This makes the route a plant lover’s dream as many of the unique dwarf succulent plants which are characteristic of the succulent karoo biome can be seen along the way. Associated with the high diversity of habitats through which you travel is also a host of interesting birds. Although shy and seldom seen, interesting nocturnal mammals such as leopard, caracal, jackal, honey badger, aardwolf, aardvark, porcupine, spotted genet and striped polecat are often recorded on the remote camera traps used for research. Antelope that are commonly seen are klipspringer, kudu, eland, steenbok and duiker. Spectacular landscapes and geological formations make the route perfect for photographic expeditions and the peace and solitude is unequalled.
The trip will take a minimum of 5 hours from the Gamkaberg visitor centre. You have to exit the reserve at the Gamkaberg main gate and re-enter the reserve at the start of the Kannaland route (30 km further on). There are two shaded but basic picnic/ braai spots on the route, Dou Karoo and Batis, with an open-air long drop toilet at Batis. There is no water along the way and you need to take your own firewood as you are not allowed to collect wood.
This is an extremely sensitive environment and has thus previously not been open to the public. It is also for this reason that the route is open only to visitors using the overnight facilities on Gamkaberg. Visitors are reminded that under no circumstances may vehicles leave the track. There are no refuse bins along the track so please take all your refuse out with you.
A maximum of three groups will be allowed on the route per day and this will be allowed on a first come first served basis.
Do's and Dont's
Bookings can be made through CapeNature's booking office.
Trail distance: 0.7km Estimated time: 20 min
This short trail takes one through the lowland succulent karoo vegetation. The 20 most common and interesting plant species are demarcated for ID purposes and interpretation is provided in the info brochure.
Trail Preparation: Do not hike alone. Wear comfortable walking shoes, sunscreen and a hat. Make sure to carry sufficient food, water and take along your binoculars. Permits are to be purchased via CapeNature Central Reservations or reserve office. In winter, a raincoat/pancho is advised.
We were very impressed by Gamkaberg. A beautiful park, friendly and well informed staff, clean facilities, plus hardly anybody there. Which is both a blessing, and a bit of a shame as the park offers lovely walks which are very well signed and maintained. We were looking for a good place to walk whilst staying in Oudtshoorn, and found Gamkaberg almost by chance on the internet. It is ca 30 km away from Oudtshoorn and well worth the drive.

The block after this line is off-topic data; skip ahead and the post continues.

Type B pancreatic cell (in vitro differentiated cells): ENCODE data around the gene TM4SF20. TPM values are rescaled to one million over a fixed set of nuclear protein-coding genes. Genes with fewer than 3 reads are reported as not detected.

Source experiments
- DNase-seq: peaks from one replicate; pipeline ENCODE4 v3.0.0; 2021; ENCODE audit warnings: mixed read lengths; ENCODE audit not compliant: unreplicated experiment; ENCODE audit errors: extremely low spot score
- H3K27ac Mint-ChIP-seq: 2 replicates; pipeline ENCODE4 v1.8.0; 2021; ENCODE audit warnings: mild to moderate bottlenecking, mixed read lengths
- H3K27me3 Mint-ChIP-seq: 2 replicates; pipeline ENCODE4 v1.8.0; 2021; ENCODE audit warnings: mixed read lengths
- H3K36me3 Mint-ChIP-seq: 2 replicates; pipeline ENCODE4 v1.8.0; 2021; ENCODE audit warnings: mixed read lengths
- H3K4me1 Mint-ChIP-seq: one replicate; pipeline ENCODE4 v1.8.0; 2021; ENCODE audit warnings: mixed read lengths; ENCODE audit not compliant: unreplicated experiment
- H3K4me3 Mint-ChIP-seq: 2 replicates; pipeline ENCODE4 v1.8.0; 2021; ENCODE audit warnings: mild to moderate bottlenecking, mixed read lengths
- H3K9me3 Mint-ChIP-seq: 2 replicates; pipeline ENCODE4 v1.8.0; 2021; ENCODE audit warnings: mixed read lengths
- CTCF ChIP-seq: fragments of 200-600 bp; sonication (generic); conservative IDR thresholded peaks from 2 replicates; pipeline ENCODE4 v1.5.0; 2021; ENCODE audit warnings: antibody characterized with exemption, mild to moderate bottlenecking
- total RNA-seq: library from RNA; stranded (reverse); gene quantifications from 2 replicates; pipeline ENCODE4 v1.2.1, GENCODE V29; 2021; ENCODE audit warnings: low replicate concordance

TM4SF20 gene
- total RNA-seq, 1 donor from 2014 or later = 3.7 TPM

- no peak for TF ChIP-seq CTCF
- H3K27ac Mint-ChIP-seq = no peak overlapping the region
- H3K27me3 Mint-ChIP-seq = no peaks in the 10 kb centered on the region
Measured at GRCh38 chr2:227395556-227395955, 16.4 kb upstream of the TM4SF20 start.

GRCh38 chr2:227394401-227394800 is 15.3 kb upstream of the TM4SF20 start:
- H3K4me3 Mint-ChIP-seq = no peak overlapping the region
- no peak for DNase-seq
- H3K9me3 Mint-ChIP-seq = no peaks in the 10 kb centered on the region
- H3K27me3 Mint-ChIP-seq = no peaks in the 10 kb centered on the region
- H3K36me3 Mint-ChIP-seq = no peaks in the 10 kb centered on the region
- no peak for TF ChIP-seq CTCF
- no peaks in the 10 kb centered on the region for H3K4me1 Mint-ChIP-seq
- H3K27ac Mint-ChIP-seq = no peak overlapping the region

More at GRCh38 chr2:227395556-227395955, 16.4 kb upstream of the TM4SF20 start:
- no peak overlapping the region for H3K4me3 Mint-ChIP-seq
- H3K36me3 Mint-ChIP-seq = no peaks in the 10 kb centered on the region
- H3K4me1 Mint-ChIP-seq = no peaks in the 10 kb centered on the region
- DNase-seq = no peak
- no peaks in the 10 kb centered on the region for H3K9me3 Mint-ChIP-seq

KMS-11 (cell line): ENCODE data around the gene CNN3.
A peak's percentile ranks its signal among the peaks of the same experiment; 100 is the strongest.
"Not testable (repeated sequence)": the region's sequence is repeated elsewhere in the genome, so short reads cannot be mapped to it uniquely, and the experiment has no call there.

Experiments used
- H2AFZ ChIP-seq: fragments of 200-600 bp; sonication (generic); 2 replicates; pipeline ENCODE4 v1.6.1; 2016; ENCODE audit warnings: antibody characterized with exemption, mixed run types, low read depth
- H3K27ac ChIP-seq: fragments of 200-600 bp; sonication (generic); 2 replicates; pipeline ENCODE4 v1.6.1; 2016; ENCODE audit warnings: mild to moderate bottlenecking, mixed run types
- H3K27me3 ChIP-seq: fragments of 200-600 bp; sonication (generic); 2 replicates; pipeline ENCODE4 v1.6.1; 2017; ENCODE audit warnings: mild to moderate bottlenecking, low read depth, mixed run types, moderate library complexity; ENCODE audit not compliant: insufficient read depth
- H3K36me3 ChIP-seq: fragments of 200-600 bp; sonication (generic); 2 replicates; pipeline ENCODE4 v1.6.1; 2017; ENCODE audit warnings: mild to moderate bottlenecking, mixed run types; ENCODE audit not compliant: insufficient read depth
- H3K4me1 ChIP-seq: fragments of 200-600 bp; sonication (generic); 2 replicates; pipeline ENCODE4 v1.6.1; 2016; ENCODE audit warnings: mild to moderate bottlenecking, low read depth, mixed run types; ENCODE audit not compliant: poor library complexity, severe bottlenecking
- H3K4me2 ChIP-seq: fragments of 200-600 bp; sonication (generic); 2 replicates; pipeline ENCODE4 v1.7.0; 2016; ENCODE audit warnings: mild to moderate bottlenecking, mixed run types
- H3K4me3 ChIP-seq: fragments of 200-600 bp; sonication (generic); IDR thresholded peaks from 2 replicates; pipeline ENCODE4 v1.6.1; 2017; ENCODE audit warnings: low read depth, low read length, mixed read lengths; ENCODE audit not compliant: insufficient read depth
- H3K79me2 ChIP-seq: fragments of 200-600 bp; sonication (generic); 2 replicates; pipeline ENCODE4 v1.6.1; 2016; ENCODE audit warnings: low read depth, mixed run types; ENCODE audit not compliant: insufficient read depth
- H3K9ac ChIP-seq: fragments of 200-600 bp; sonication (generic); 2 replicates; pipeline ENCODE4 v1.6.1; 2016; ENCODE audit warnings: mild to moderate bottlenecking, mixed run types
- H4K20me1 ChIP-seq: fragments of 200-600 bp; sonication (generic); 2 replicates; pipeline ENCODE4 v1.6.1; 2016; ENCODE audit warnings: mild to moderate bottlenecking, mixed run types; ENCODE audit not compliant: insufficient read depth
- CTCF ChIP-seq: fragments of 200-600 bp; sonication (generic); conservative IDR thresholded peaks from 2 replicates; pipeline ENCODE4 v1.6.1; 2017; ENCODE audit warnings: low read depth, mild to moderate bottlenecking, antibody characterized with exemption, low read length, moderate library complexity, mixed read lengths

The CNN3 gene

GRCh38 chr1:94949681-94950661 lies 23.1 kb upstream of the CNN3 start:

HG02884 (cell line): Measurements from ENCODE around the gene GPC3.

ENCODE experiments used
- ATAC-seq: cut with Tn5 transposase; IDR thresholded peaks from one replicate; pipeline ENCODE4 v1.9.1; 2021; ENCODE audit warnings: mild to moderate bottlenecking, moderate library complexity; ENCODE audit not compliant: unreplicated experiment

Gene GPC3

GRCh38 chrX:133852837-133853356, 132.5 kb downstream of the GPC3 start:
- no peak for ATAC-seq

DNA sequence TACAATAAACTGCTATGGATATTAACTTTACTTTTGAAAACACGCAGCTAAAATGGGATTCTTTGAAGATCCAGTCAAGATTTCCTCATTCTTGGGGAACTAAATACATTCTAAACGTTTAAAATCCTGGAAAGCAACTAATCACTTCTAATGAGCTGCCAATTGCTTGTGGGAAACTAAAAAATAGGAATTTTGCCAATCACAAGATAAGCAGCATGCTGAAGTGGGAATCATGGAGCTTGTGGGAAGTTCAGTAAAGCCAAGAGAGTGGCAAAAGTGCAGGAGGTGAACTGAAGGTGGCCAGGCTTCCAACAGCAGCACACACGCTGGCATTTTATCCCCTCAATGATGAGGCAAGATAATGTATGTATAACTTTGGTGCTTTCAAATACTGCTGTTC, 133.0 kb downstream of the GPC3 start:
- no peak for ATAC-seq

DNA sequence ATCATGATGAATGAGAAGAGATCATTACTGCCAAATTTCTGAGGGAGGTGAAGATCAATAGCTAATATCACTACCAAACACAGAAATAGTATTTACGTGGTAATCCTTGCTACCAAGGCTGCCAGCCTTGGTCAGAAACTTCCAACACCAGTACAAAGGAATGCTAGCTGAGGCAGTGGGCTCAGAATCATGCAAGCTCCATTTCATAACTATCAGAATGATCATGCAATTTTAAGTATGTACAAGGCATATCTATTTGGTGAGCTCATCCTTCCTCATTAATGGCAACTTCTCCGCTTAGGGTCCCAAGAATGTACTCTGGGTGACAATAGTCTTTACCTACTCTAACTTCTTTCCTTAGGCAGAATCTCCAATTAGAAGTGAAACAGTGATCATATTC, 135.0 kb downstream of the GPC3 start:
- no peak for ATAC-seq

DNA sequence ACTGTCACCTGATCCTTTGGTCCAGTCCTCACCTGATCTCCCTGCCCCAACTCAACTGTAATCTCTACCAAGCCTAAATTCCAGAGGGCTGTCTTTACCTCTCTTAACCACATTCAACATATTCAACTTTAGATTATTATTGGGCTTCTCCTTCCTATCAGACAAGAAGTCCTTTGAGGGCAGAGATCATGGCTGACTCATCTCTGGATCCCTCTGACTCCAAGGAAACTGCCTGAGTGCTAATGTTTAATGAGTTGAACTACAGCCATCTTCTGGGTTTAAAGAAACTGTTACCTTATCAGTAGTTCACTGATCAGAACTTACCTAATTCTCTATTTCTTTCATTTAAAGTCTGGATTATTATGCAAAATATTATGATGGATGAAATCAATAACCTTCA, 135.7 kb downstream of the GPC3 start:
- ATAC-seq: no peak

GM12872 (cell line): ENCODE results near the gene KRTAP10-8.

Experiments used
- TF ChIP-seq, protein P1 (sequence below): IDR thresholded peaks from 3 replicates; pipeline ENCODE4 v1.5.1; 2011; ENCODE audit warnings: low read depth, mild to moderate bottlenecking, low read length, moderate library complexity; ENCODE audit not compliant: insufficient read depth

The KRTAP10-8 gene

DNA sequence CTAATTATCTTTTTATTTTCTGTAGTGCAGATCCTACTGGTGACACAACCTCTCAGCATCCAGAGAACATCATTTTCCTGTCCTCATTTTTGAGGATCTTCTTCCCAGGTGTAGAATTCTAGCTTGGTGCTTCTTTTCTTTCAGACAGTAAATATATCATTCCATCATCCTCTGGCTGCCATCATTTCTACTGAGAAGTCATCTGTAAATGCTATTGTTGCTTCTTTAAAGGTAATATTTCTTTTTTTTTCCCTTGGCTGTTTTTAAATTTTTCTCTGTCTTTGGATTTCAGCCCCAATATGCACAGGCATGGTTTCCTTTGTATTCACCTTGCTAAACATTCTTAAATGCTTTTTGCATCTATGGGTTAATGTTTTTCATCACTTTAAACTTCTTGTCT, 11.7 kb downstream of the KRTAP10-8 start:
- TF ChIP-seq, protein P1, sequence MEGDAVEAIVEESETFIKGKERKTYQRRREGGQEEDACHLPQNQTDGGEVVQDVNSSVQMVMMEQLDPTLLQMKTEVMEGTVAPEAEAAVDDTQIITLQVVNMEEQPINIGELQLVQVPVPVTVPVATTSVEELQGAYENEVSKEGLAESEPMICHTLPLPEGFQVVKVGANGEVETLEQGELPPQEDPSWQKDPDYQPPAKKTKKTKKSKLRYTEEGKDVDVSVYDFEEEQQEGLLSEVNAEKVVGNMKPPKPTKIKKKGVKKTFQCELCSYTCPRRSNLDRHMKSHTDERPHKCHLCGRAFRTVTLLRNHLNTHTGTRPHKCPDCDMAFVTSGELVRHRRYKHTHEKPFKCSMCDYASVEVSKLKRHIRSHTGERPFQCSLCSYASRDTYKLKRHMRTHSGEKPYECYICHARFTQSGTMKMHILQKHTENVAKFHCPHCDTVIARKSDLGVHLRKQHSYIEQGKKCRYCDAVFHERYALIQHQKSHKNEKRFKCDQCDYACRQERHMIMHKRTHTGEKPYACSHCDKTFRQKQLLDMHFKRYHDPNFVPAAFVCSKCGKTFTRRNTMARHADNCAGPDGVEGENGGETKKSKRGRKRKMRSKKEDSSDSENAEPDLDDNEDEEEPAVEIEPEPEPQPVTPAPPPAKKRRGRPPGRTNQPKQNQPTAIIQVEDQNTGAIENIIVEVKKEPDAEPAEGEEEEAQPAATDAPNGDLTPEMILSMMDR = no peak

We have visited Gamkaberg about 15 times in the last six years. This time we were a large group staying at Tierkloof, Soetdoring and the Stables. As usual it was comfortable, exciting, clean, spectacular - Gamkaberg truly remains one of the gems of Cape Nature. Congratulations to Tom and every one of his team.
[…] restio reeds and delicate pink proteas line the road into the heights of Gamkaberg Nature Reserve. A steep ascent at the beginning of the hour-and-a-half drive from the gate sets the tone from the […]
Spending the weekend in Gamkaberg was so amazing. The facilities are the cleanest I have ever experienced. The staff must be commended for their high standard of service. Gamkaberg is the feather in CapeNature's cap and a secret gem of the Karoo.
This is a beautiful tented camp. Very well planned and laid out for maximum privacy and soaking in the wonderful vegetation and golden hills. Very comfortable and environmentally friendly. Stay a few days to relax and to enjoy utter peace. Staff very helpful and ample opportunities for hiking and bird watching. Thanks Cape Nature!
How do you want to get involved?
Bookings are processed through our Call Centre during office hours Monday to Friday 07h30 to 16h30 and Saturday 08h00 until 12h00 noon (CAT).
Our friendly tourism booking officers will take you through the booking process and answer all enquiries.